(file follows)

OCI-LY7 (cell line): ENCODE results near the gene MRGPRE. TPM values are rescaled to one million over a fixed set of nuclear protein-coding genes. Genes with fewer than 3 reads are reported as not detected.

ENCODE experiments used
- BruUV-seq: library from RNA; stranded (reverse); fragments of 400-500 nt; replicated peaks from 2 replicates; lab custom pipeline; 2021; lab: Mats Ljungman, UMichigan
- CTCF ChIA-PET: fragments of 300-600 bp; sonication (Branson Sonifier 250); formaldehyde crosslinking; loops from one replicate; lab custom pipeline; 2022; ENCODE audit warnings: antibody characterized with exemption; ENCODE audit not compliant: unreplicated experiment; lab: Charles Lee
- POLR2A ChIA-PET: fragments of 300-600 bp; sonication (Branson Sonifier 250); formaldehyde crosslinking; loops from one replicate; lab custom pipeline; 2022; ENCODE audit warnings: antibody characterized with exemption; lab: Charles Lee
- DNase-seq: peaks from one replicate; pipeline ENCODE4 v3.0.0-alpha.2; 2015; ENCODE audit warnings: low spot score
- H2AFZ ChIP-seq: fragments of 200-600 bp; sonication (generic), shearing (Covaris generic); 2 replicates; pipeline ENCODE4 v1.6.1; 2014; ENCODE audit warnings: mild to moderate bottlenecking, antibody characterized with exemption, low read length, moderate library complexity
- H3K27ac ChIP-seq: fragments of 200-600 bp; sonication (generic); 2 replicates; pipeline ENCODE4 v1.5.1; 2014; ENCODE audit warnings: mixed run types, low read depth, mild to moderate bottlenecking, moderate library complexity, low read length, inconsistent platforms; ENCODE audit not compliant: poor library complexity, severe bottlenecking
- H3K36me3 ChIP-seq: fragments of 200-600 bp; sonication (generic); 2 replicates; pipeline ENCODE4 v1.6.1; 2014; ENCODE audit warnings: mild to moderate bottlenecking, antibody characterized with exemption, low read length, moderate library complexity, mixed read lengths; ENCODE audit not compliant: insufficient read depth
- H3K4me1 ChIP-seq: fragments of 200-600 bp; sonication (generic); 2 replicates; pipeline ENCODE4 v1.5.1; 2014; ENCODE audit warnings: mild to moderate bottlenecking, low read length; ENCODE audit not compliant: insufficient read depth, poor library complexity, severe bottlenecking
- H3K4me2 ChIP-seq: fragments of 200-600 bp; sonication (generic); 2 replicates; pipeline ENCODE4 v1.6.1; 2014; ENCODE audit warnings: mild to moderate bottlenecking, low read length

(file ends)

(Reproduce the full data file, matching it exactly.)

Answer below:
OCI-LY7 (cell line): ENCODE results near the gene MRGPRE. TPM values are rescaled to one million over a fixed set of nuclear protein-coding genes. Genes with fewer than 3 reads are reported as not detected.

ENCODE experiments used
- BruUV-seq: library from RNA; stranded (reverse); fragments of 400-500 nt; replicated peaks from 2 replicates; lab custom pipeline; 2021; lab: Mats Ljungman, UMichigan
- CTCF ChIA-PET: fragments of 300-600 bp; sonication (Branson Sonifier 250); formaldehyde crosslinking; loops from one replicate; lab custom pipeline; 2022; ENCODE audit warnings: antibody characterized with exemption; ENCODE audit not compliant: unreplicated experiment; lab: Charles Lee
- POLR2A ChIA-PET: fragments of 300-600 bp; sonication (Branson Sonifier 250); formaldehyde crosslinking; loops from one replicate; lab custom pipeline; 2022; ENCODE audit warnings: antibody characterized with exemption; lab: Charles Lee
- DNase-seq: peaks from one replicate; pipeline ENCODE4 v3.0.0-alpha.2; 2015; ENCODE audit warnings: low spot score
- H2AFZ ChIP-seq: fragments of 200-600 bp; sonication (generic), shearing (Covaris generic); 2 replicates; pipeline ENCODE4 v1.6.1; 2014; ENCODE audit warnings: mild to moderate bottlenecking, antibody characterized with exemption, low read length, moderate library complexity
- H3K27ac ChIP-seq: fragments of 200-600 bp; sonication (generic); 2 replicates; pipeline ENCODE4 v1.5.1; 2014; ENCODE audit warnings: mixed run types, low read depth, mild to moderate bottlenecking, moderate library complexity, low read length, inconsistent platforms; ENCODE audit not compliant: poor library complexity, severe bottlenecking
- H3K36me3 ChIP-seq: fragments of 200-600 bp; sonication (generic); 2 replicates; pipeline ENCODE4 v1.6.1; 2014; ENCODE audit warnings: mild to moderate bottlenecking, antibody characterized with exemption, low read length, moderate library complexity, mixed read lengths; ENCODE audit not compliant: insufficient read depth
- H3K4me1 ChIP-seq: fragments of 200-600 bp; sonication (generic); 2 replicates; pipeline ENCODE4 v1.5.1; 2014; ENCODE audit warnings: mild to moderate bottlenecking, low read length; ENCODE audit not compliant: insufficient read depth, poor library complexity, severe bottlenecking
- H3K4me2 ChIP-seq: fragments of 200-600 bp; sonication (generic); 2 replicates; pipeline ENCODE4 v1.6.1; 2014; ENCODE audit warnings: mild to moderate bottlenecking, low read length